One of the basic rules every writer should follow is to reference acronyms in writing.
It applies to any form of writing. But in particular to articles, technical writing, and journalism.
Whenever you use an acronym, you should reference it in full in the first instance to avoid confusing a reader.
In the image above, the initial letters of AMA could stand for American Music Awards, Australian Medical Association, or Ask Me Anything.
How to reference acronyms in writing
When you refer to a publication manual or style guide, almost all say that whenever you use an acronym, you should define it in full the first time.
Here is what the American Psychological Association (APA) Style guide says about acronyms and abbreviations.
The first time you use an abbreviation in the text, present both the spelled-out version and the short form.
When the spelled-out version first appears in the narrative of the sentence, put the abbreviation in parentheses after it.
Use an abbreviation at least three times in a paper if you are going to use it at all.
If you won’t use it three times, then spell out the term every time. The reader might have a hard time remembering what the abbreviation means if you use it infrequently.
It’s common sense and an easy writing rule to follow.
Many sites and dictionaries on the Internet offer a listing of abbreviations and acronyms.
If you are not sure, check before you publish.
But not all writers and journalists follow the rule.
How to confuse and frustrate readers
I decided to write this article because I have recently read several news articles that don’t reference acronyms in writing.
One example was an article I read in Politico, a well-known American political news site.
The headline read: Bidens bring presidential PDA back to the White House.
The acronym, PDA, appeared fifteen times in the article without any reference.
It wasn’t very clear at all to me as to what the acronym stood for.
When I searched for a meaning, all I came up with was a personal digital assistant.
Even from the context of the article, it wasn’t easy to ascertain what PDA meant.
But stubbornly, I continued hunting until I finally interpreted that the acronym stood for personal displays of affection.
It might be a well-known acronym in some parts of the world, but it was a mystery and annoying for me.
But worse was to come
Another article not only used an acronym without a reference, but as I discovered, the acronym was, in fact, also extremely vulgar. The headline in part read: Sit back and STFU.
When I figured out the meaning and the words, the journalist could have easily written be quiet or don’t say a word.
For a respected political news site, the use of vulgar clickbait headlines was quite shameful.
These instances of poor writing seem to only occur on Politico US. I have not found such low standards on Politico Europe.
But I have to say that it’s not only Politico that is guilty of this basic writing flaw.
The problem also occurs in articles on many major news sites and popular blogs.
But I won’t bore you with a long list of links to more examples.
However, now I have drawn your attention to the issue; you might notice it when reading online articles.
When to reference acronyms
For extremely common abbreviations and acronyms, there is no need or even practicality to add a reference.
Examples include RSVP, SOS, etc., et al., and PS.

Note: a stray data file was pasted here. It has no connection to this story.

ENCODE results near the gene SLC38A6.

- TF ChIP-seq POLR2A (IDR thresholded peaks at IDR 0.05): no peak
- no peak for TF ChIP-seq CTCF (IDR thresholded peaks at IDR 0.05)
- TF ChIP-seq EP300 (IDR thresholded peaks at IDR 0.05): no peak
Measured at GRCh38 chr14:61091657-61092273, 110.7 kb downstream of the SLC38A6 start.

But when introducing acronyms representing associations, companies, entities, medical conditions, or slang expressions, you should always reference the acronym by writing it in full in parentheses.
But as I noted before, if you use an acronym less than three times, always use the full wording and not the first letters of each word.
There are other instances when referencing is unnecessary.
These include the abbreviations for days and months, units of measure, and countries, such as the US for the United States and the UK for the United Kingdom.
Also, there is no need when acronyms have become accepted words formed from the initial letter of words and are now part of our regular vocabulary.
Examples of these include IQ, SCUBA, FBI, AIDS, NATO, and FAQ.
Another consideration is whether to use the indefinite article a or an before an acronym.
The rule is the same for any other word. If the first sound is a vowel sound, use an. For a consonant sound, use a.
For example, an FBI agent, a SCUBA diver, an IQ score, and a NATO meeting.
Always be careful here because the rule is not about the first letter but the sound of the first letter.
The classic example is an umbrella but a university.
It depends on what you are writing and perhaps the abbreviated form of a word or phrase you use.
For technical or academic writing or a journal article, you should always define all acronyms in a document.
It is often considered best to avoid using acronyms or use them as little as possible if you are writing essays.
For articles and blog posts, the rules are not nearly as strict.
But you should always have your reader in mind.
If you think an acronym might not be crystal clear for all readers, it’s always better to include a reference or use the full term.
Remember that anything you publish online goes out to a worldwide audience.
Be careful not to use a localized acronym or abbreviation only US, UK, Australian, or Canadian readers might understand.
An example of this is the ABC.
It could mean the Australian Broadcasting Corporation, the American Broadcasting Company, or the Archbishop of Canterbury.
When I look at the analytics for my site, I can see that it has readers from well over 100 countries.
It’s important for me that all of them can understand any abbreviated references in my articles.
It only takes a few seconds to correctly reference acronyms in writing by adding the full wording to the first use.
Once it becomes a habit, you will never run the risk of confusing or frustrating your readers.
Related reading: Use The Comma Before And In A List Avoids Misunderstandings